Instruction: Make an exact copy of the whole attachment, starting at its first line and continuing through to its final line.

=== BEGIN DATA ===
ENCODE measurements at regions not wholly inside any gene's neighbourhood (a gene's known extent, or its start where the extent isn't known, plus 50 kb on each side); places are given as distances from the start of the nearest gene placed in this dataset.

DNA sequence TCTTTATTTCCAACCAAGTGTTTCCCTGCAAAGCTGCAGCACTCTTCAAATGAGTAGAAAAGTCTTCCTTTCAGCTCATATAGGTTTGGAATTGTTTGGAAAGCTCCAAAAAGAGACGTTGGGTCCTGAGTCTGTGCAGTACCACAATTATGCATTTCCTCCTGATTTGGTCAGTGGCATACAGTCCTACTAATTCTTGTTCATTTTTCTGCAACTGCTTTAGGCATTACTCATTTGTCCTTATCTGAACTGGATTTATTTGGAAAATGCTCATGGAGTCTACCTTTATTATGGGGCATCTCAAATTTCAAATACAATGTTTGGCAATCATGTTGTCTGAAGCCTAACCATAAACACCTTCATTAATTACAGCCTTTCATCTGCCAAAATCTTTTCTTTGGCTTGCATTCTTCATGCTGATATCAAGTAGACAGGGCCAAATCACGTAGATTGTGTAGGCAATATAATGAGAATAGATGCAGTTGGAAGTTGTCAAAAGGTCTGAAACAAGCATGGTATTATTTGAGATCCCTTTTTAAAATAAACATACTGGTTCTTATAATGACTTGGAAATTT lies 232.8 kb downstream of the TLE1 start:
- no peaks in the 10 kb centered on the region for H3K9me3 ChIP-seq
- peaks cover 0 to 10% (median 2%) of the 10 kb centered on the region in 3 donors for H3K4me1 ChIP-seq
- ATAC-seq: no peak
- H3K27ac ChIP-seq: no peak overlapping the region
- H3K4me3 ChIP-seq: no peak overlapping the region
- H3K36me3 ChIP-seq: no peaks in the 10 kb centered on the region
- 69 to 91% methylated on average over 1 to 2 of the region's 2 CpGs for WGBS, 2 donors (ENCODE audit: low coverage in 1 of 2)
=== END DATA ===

ENCODE measurements at regions not wholly inside any gene's neighbourhood (a gene's known extent, or its start where the extent isn't known, plus 50 kb on each side); places are given as distances from the start of the nearest gene placed in this dataset.

DNA sequence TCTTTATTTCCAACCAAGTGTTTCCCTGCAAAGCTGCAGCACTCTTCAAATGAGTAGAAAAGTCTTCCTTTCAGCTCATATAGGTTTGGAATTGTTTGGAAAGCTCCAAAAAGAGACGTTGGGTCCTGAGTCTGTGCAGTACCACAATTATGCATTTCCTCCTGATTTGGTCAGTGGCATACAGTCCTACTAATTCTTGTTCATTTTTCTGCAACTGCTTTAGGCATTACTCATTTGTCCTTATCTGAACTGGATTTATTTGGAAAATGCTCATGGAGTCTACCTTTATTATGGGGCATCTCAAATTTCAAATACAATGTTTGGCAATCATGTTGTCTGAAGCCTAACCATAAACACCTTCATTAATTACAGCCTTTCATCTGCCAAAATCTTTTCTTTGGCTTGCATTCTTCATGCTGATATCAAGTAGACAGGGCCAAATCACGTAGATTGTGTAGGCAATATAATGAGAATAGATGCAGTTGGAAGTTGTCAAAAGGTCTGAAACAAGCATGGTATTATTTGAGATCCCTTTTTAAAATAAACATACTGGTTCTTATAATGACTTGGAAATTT lies 232.8 kb downstream of the TLE1 start:
- no peaks in the 10 kb centered on the region for H3K9me3 ChIP-seq
- peaks cover 0 to 10% (median 2%) of the 10 kb centered on the region in 3 donors for H3K4me1 ChIP-seq
- ATAC-seq: no peak
- H3K27ac ChIP-seq: no peak overlapping the region
- H3K4me3 ChIP-seq: no peak overlapping the region
- H3K36me3 ChIP-seq: no peaks in the 10 kb centered on the region
- 69 to 91% methylated on average over 1 to 2 of the region's 2 CpGs for WGBS, 2 donors (ENCODE audit: low coverage in 1 of 2)